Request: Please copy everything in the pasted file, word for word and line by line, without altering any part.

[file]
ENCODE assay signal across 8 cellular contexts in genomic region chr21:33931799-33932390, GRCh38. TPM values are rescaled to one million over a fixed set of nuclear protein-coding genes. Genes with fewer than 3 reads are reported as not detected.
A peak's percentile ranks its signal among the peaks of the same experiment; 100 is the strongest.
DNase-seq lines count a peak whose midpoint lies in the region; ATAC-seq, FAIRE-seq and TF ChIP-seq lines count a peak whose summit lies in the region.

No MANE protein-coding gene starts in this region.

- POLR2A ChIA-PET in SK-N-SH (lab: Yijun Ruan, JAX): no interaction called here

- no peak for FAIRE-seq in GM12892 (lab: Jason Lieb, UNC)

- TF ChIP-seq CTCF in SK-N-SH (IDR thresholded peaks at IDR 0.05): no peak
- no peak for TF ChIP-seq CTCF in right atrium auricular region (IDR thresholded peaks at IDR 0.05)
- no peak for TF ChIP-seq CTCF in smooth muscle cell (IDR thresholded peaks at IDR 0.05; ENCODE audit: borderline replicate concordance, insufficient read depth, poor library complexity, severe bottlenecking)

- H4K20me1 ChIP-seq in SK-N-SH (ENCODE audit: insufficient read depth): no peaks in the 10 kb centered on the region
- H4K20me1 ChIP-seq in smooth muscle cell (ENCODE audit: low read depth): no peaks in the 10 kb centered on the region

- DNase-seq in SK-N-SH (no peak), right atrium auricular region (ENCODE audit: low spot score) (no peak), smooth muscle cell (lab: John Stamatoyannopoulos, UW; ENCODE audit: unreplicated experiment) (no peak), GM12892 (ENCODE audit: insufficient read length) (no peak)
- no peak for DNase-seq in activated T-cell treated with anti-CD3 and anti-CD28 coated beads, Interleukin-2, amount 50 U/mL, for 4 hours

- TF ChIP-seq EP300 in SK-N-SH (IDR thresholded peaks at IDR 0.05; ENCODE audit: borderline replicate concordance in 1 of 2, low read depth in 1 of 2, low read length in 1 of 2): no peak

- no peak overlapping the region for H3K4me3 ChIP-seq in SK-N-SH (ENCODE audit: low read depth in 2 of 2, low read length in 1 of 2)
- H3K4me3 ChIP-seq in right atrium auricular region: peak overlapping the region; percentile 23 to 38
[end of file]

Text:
ENCODE assay signal across 8 cellular contexts in genomic region chr21:33931799-33932390, GRCh38. TPM values are rescaled to one million over a fixed set of nuclear protein-coding genes. Genes with fewer than 3 reads are reported as not detected.
A peak's percentile ranks its signal among the peaks of the same experiment; 100 is the strongest.
DNase-seq lines count a peak whose midpoint lies in the region; ATAC-seq, FAIRE-seq and TF ChIP-seq lines count a peak whose summit lies in the region.

No MANE protein-coding gene starts in this region.

- POLR2A ChIA-PET in SK-N-SH (lab: Yijun Ruan, JAX): no interaction called here

- no peak for FAIRE-seq in GM12892 (lab: Jason Lieb, UNC)

- TF ChIP-seq CTCF in SK-N-SH (IDR thresholded peaks at IDR 0.05): no peak
- no peak for TF ChIP-seq CTCF in right atrium auricular region (IDR thresholded peaks at IDR 0.05)
- no peak for TF ChIP-seq CTCF in smooth muscle cell (IDR thresholded peaks at IDR 0.05; ENCODE audit: borderline replicate concordance, insufficient read depth, poor library complexity, severe bottlenecking)

- H4K20me1 ChIP-seq in SK-N-SH (ENCODE audit: insufficient read depth): no peaks in the 10 kb centered on the region
- H4K20me1 ChIP-seq in smooth muscle cell (ENCODE audit: low read depth): no peaks in the 10 kb centered on the region

- DNase-seq in SK-N-SH (no peak), right atrium auricular region (ENCODE audit: low spot score) (no peak), smooth muscle cell (lab: John Stamatoyannopoulos, UW; ENCODE audit: unreplicated experiment) (no peak), GM12892 (ENCODE audit: insufficient read length) (no peak)
- no peak for DNase-seq in activated T-cell treated with anti-CD3 and anti-CD28 coated beads, Interleukin-2, amount 50 U/mL, for 4 hours

- TF ChIP-seq EP300 in SK-N-SH (IDR thresholded peaks at IDR 0.05; ENCODE audit: borderline replicate concordance in 1 of 2, low read depth in 1 of 2, low read length in 1 of 2): no peak

- no peak overlapping the region for H3K4me3 ChIP-seq in SK-N-SH (ENCODE audit: low read depth in 2 of 2, low read length in 1 of 2)
- H3K4me3 ChIP-seq in right atrium auricular region: peak overlapping the region; percentile 23 to 38